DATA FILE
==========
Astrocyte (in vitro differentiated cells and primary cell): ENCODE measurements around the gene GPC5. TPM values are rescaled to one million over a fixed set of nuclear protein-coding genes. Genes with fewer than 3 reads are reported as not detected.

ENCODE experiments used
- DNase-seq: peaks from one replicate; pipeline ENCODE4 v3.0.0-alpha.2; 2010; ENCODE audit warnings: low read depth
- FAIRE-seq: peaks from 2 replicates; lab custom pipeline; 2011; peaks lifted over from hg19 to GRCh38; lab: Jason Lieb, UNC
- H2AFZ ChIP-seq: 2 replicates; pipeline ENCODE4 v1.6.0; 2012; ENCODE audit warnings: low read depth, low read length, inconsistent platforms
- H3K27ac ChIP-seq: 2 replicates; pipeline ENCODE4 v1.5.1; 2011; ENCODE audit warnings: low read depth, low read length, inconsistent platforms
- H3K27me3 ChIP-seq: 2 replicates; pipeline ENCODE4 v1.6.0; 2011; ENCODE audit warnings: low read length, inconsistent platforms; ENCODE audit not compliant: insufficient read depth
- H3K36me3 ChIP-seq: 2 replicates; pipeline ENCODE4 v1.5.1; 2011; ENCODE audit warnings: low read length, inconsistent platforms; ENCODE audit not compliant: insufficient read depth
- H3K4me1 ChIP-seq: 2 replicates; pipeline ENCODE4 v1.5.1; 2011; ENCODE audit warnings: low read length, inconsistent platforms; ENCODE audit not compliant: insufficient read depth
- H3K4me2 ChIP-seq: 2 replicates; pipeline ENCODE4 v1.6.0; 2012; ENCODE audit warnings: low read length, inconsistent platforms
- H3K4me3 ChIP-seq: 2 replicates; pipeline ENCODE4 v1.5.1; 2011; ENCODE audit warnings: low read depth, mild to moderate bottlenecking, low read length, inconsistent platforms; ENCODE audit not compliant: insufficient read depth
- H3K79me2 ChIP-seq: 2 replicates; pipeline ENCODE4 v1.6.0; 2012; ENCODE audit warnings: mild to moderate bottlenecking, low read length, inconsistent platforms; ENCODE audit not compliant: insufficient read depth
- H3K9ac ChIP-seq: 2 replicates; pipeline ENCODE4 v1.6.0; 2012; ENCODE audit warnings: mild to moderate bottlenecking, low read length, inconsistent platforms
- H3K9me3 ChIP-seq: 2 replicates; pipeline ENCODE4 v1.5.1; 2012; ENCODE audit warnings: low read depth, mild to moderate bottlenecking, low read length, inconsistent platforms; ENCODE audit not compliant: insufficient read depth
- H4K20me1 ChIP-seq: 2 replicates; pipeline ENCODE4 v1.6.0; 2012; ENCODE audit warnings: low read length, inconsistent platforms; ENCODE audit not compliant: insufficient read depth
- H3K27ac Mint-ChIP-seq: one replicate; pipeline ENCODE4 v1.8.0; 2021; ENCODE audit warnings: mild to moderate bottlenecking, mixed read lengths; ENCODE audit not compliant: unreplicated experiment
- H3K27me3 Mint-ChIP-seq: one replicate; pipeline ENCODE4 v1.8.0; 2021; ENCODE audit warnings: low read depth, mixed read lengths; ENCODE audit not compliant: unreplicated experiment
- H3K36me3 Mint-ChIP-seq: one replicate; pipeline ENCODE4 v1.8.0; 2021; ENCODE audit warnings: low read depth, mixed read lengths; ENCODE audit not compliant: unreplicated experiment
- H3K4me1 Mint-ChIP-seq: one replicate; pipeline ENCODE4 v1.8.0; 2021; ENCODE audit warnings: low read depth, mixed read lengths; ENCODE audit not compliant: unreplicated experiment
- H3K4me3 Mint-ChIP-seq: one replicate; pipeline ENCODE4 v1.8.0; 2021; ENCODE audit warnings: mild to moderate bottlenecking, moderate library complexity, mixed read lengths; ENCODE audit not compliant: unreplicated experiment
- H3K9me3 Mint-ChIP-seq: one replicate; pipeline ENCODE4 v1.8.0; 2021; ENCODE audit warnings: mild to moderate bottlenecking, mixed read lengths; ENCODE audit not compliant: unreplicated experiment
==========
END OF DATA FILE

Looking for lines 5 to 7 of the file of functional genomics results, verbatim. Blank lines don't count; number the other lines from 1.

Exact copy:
- H2AFZ ChIP-seq: 2 replicates; pipeline ENCODE4 v1.6.0; 2012; ENCODE audit warnings: low read depth, low read length, inconsistent platforms
- H3K27ac ChIP-seq: 2 replicates; pipeline ENCODE4 v1.5.1; 2011; ENCODE audit warnings: low read depth, low read length, inconsistent platforms
- H3K27me3 ChIP-seq: 2 replicates; pipeline ENCODE4 v1.6.0; 2011; ENCODE audit warnings: low read length, inconsistent platforms; ENCODE audit not compliant: insufficient read depth